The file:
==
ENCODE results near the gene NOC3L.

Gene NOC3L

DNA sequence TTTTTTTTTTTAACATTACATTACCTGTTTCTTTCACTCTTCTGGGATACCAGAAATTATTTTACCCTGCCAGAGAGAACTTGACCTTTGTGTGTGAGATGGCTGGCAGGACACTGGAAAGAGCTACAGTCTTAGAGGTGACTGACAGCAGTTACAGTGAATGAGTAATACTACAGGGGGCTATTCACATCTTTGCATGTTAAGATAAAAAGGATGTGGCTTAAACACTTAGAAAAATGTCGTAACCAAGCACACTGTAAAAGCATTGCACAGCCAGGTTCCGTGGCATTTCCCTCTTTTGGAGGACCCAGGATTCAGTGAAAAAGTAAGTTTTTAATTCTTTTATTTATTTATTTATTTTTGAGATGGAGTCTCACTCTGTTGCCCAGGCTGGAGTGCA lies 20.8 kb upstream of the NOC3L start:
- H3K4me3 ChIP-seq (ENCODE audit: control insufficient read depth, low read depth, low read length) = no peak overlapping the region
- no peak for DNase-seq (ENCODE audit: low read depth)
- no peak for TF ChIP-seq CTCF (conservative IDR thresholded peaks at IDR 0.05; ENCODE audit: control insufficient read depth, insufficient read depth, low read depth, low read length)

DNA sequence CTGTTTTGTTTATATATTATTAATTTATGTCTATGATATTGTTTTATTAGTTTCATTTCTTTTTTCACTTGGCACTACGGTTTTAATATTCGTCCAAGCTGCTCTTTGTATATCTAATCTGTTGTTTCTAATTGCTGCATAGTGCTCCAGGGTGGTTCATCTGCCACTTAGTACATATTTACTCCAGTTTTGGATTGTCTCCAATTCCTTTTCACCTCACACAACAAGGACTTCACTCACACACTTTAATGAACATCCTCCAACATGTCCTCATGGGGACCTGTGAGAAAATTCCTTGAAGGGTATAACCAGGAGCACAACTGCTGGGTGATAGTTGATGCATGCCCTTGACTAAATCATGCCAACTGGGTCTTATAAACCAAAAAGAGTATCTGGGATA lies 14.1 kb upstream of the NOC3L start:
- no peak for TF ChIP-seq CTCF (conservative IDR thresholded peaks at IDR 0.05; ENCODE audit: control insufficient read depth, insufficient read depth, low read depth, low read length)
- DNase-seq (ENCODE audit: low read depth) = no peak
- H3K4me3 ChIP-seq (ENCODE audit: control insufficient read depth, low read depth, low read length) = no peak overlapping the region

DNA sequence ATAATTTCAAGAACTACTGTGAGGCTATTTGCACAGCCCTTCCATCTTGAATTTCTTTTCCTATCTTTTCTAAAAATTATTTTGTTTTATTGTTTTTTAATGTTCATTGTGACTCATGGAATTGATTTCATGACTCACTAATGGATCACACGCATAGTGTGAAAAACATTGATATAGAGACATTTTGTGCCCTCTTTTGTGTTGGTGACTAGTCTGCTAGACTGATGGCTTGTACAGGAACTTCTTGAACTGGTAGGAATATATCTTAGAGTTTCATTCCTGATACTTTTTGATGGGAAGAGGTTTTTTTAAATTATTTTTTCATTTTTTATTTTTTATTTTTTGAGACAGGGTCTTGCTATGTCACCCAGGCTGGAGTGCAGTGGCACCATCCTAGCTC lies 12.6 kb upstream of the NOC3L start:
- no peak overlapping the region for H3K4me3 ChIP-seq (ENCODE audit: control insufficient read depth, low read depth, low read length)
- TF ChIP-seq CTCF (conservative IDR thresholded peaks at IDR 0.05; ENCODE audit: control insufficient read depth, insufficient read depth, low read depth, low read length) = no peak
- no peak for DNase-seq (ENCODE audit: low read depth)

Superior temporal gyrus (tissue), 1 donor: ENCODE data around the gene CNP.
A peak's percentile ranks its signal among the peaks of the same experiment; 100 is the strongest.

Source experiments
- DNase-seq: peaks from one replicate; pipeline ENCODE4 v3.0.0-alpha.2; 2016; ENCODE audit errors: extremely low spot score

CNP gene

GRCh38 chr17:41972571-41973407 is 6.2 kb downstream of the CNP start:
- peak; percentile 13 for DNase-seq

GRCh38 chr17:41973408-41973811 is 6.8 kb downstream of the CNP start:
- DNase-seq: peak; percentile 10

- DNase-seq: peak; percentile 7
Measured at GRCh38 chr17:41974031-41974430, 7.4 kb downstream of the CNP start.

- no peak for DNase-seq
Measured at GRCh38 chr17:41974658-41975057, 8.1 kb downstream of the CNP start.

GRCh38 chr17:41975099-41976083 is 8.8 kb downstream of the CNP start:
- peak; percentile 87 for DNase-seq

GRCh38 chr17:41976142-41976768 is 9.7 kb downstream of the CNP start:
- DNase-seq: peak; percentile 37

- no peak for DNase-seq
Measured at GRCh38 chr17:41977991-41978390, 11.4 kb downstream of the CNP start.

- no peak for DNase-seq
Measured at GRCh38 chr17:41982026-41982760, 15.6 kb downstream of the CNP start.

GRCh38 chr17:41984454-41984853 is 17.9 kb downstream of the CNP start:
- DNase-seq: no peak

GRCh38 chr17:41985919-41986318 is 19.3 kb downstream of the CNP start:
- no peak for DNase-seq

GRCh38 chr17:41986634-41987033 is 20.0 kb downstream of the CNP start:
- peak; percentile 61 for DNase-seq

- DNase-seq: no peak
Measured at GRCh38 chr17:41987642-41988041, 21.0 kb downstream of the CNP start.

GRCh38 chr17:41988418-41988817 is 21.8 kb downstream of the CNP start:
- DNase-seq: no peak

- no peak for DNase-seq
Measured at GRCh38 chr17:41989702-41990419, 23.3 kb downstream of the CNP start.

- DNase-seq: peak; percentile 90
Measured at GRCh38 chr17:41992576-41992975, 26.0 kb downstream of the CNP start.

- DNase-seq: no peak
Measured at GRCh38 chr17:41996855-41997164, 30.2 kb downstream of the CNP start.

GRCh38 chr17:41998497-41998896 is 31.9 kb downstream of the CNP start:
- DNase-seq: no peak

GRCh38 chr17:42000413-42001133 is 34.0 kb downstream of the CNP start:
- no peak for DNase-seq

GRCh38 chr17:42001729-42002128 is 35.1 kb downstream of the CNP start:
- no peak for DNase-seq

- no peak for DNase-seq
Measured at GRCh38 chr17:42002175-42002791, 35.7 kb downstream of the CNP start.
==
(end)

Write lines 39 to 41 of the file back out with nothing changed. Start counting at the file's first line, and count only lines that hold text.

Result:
- no peak for DNase-seq

GRCh38 chr17:41986634-41987033 is 20.0 kb downstream of the CNP start:
- peak; percentile 61 for DNase-seq